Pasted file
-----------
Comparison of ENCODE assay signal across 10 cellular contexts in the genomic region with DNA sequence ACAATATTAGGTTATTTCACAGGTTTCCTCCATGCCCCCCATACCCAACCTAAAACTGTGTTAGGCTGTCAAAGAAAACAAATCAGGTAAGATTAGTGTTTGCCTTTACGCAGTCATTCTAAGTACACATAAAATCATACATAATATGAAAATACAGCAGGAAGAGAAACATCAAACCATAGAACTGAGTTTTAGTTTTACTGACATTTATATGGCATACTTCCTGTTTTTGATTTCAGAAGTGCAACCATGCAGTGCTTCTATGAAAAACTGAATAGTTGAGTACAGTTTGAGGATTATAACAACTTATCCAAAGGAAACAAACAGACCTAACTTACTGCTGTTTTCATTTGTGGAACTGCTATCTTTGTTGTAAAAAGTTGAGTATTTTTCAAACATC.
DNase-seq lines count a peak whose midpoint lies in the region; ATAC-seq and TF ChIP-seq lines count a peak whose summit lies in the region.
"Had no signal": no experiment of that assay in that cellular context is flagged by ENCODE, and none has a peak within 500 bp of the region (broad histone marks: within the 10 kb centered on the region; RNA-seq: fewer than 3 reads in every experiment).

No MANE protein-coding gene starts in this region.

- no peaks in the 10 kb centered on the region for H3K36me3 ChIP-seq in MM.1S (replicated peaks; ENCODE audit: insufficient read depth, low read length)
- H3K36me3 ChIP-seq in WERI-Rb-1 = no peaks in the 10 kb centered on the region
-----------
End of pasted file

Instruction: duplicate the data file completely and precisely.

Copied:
Comparison of ENCODE assay signal across 10 cellular contexts in the genomic region with DNA sequence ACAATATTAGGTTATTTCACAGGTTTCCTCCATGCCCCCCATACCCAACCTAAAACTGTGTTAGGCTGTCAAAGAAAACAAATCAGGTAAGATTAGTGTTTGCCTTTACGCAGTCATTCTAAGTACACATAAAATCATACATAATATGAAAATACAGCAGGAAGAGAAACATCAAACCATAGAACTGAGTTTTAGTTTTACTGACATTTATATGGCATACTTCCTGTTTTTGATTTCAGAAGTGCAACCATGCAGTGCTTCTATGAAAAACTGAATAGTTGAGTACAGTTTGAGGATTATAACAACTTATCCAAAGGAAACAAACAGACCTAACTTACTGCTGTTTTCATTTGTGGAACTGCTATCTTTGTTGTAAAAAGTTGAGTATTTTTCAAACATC.
DNase-seq lines count a peak whose midpoint lies in the region; ATAC-seq and TF ChIP-seq lines count a peak whose summit lies in the region.
"Had no signal": no experiment of that assay in that cellular context is flagged by ENCODE, and none has a peak within 500 bp of the region (broad histone marks: within the 10 kb centered on the region; RNA-seq: fewer than 3 reads in every experiment).

No MANE protein-coding gene starts in this region.

- no peaks in the 10 kb centered on the region for H3K36me3 ChIP-seq in MM.1S (replicated peaks; ENCODE audit: insufficient read depth, low read length)
- H3K36me3 ChIP-seq in WERI-Rb-1 = no peaks in the 10 kb centered on the region